|dc.description.abstract||This thesis investigates how characters with non-traditional gender are depicted in contemporary Western cinema on the basis that this depiction illustrates society’s unease with individuals who do not easily confirm to the standard male-female gender binary. Through focussing on four Western feature films (each of which features non-traditionally gendered character in a leading role), the thesis will argue that, despite the surface appearance of accepting the progressive individual, each film actually reinforces traditional social mobilisations of gender.
In order to understand how gender is socially mobilised each film will be closely read with a specific focus on camera, lighting, editing, dialogue, sound, costume and script function. The data will be analysed to assess how characters with non-traditional gender are portrayed on screen and how other characters and social structures respond to them.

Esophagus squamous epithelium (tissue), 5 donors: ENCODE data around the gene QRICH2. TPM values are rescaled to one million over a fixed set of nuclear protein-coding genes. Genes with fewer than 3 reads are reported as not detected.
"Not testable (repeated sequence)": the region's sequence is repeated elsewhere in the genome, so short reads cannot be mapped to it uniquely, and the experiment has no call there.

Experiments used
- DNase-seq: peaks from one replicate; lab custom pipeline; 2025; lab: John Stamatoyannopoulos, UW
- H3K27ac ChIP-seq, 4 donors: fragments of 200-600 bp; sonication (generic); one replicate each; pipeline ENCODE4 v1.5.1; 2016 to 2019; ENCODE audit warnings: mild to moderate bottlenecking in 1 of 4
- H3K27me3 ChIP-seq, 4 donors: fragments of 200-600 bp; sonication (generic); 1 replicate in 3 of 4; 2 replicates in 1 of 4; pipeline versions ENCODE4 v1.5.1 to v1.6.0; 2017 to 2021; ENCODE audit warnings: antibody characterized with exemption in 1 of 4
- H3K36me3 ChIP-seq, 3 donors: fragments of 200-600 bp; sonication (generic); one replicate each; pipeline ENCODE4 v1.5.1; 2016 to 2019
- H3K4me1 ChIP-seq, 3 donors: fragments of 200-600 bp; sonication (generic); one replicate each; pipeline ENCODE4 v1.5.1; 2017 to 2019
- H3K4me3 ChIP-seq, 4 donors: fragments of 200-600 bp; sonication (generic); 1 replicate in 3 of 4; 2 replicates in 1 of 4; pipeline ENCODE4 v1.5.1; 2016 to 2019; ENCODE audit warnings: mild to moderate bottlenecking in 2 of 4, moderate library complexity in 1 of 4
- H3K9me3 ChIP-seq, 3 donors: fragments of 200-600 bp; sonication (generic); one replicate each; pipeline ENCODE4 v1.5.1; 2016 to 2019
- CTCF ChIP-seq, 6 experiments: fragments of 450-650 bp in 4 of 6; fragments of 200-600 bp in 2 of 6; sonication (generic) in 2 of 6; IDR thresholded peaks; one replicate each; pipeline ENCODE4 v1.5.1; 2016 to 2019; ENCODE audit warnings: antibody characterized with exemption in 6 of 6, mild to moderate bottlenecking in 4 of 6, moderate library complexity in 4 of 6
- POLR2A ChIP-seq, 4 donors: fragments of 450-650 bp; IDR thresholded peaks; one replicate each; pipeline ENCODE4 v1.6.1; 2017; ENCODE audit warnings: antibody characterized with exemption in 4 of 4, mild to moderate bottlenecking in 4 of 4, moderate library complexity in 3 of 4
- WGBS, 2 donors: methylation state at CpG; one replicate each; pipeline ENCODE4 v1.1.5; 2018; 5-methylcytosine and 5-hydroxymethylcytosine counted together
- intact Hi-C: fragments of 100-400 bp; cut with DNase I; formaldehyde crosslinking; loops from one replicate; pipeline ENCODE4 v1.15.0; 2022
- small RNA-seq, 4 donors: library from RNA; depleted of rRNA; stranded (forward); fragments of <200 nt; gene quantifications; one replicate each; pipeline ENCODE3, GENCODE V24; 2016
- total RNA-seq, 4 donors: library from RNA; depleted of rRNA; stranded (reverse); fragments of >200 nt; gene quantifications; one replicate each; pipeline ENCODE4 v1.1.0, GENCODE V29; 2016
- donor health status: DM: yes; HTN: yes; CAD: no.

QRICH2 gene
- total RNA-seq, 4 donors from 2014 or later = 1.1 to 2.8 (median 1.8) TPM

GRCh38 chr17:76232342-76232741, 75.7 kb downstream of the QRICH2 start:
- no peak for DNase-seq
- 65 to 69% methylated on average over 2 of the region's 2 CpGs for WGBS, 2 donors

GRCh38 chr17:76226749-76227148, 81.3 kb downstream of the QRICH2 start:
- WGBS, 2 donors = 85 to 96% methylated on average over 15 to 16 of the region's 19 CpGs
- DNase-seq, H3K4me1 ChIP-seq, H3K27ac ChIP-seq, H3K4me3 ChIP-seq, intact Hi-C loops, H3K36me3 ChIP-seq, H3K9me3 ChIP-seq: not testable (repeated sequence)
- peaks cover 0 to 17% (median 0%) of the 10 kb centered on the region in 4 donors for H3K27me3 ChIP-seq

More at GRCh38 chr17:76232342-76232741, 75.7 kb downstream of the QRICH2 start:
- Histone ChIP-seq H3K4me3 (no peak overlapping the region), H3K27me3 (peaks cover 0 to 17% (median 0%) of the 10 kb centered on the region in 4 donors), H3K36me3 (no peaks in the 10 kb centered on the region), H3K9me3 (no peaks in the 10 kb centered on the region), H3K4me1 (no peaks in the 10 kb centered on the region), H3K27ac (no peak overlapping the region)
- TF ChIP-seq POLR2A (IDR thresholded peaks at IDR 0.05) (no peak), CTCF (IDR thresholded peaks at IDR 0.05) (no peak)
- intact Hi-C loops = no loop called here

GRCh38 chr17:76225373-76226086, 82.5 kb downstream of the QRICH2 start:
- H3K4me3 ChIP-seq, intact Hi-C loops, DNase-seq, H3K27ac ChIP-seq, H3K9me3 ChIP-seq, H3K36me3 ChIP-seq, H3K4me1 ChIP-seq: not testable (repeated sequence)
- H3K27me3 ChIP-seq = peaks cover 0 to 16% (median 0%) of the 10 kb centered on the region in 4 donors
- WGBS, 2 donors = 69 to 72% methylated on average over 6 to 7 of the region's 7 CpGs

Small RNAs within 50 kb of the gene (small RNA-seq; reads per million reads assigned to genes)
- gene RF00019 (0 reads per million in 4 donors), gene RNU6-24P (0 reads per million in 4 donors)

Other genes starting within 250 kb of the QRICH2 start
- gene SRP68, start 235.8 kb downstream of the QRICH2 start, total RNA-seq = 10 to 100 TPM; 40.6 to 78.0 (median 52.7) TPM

Although the analysis will reveal concepts of gender progression represented in relatively sophisticated ways, at a deeper level the preferred construction of each of these characters fits within either the male or female gender polarity.
Ultimately the thesis will show that within these films the dominant social reaction to people who do not present as either male or female are feared, rejected and ostracised.||en_NZ